Since the ict term is squared we can multiply (ct) by -1. We end up with s2 = w2 + x2 + y2 - (ct)2. Again, we can think of this (ct)2 variable as "distance" along the time axis.

The introduction of an imaginary unit hints to us that even though we've put our equation into the form of a Pythagorean equation, the time dimension in it doesn't "act" like the other spatial dimensions. It does not have a simple Euclidean geometrical relationship with space.

Physicists now describe space-time in terms of a newer mathematical construct called a metric tensor. General relativity also describes space-time, but in that case, the space-time needs to curve under gravity. We can think of the metric tensor is a device that makes corrections to Pythagoras' theorem to enable the right triangle we used as our starting point to map onto curved space-time. It also does away with the imaginary unit (i) we discussed earlier by describing events in real time instead. The negative sign, however, is preserved in the metric tensor but it now describes how distance changes with time when space-time curves. The original Minkowski equation describes an incorrect but simplified flat space-time.

By creating a space-time interval, we can understand both the invariance of the speed of light as well as time dilation and length contraction.

Speed of Light Invariance

Imagine a photon traveling at the speed of light, c. All observers will observe that same velocity no matter what their velocity might be relative to it. The distance traveled by the photon (let's say it's traveling in the x direction so we'll call it distance x) for t seconds can be written as:

x = vt  where x is the distance traveled, v is velocity and t is time

Let's begin to transform this simple equation for distance into one for a space-time interval. First we'll incorporate it into the Pythagorean theorem in three dimensions, like we did earlier. I'll start using s for the distance even though I'm not quite correct yet because we haven't incorporated time.

s2 = x2 + y2 + w2

There is no motion in any direction except the x direction so the w and y axes are zero. We need to describe this relationship in terms of space-time so we add the time dimension [-(ct)2]. We can now properly describe the distance (x) in terms of a space-time interval (s):

s2 = x2 + 02 + 02 - (ct)2

We can swap out x by incorporating our earlier equation x = vt.

s2 = (vt)2 - (ct)2. Our object is traveling at the speed of light so we know v = c.

s2 = (ct)2 - (ct)2. We get s2 = 0 so s = 0.

This means that the space-time interval for any object traveling at light speed is zero. It is invariant. It doesn't matter what reference point you measure the object from. You could be accelerating in the w or y direction as you measure its velocity. It will always be light speed and its space-time interval will always be zero. Put another way, only an object traveling at light speed will have a zero space-time interval. All observers will observe the same (zero) space-time interval for that object, which means they all observe it to have a velocity of c.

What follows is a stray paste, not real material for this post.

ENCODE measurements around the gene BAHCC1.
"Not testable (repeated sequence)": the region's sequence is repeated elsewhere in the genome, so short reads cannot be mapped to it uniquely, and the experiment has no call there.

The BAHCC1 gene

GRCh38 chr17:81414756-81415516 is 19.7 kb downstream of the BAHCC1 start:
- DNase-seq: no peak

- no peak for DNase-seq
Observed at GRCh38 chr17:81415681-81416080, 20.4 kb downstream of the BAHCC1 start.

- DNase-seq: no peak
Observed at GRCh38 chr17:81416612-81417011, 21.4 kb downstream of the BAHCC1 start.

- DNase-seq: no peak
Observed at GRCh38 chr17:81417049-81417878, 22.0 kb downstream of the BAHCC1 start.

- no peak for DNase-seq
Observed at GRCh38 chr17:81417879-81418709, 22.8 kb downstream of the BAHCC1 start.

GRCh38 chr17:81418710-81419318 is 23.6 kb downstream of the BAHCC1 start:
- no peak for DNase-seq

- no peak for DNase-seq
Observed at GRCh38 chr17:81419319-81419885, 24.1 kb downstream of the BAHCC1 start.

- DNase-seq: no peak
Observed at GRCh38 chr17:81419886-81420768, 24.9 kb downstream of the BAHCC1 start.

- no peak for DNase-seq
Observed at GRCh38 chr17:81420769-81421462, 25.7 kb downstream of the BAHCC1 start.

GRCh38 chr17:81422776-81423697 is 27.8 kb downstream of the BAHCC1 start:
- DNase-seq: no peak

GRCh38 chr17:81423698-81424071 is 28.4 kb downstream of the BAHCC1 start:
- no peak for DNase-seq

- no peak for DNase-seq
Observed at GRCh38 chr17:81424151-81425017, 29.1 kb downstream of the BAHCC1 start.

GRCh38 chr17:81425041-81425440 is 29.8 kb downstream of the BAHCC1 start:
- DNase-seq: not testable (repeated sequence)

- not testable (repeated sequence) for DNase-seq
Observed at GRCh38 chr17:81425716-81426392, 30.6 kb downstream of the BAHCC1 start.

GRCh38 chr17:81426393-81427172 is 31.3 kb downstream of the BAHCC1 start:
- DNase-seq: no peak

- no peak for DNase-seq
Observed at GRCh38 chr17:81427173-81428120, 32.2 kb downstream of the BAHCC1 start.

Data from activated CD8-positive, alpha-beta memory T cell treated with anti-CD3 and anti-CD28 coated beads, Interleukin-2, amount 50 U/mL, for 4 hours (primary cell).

How does a photon experience the universe? We can get a feel for this surprisingly complex situation by comparing the world lines of three objects, all traveling at different constant velocities in the same direction, shown below in a simple space-time graph. Jheise;Wikipedia
We have to be careful because we are not representing velocity or position versus time. Each line, called a world line, is built from a sequence of space-time events for each object. Each point on each line is a four-dimensional space-time event. An event in space-time is a specific location in three-dimensional space at a specific time. The t in the graph depicts proper time.

In this graph, t is time and x is distance along one space coordinate. We could draw a more complex space-time graph by incorporating all three space coordinates with one time coordinate, representing Minkowski space-time.

An object at rest would be a vertical line originating at the same origin point as the coloured lines and where x = 0. Its world line is space-like. A space-like world line could likewise describe the length of a physical object such as a ruler, as the distance between two space-like events. Each of the three coloured lines represents the world line of an object traveling at a specific constant velocity (hence all the straight lines). Their world lines, and the world lines of any objects traveling less than the speed of light, are time-like curves in space-time. Even though only straight lines are drawn here, any world line is considered to be a special type of curve in space-time.

This graph represents all times (future and past) and all possible distances along x in space-time. It is a simple representation because all three objects are traveling along in the same direction, along the x-axis. They all originate at the origin of time and distance on the graph. At that origin point, they share the same space-time interval. A physical example might be a single particle decaying into three particles, each having a different velocity.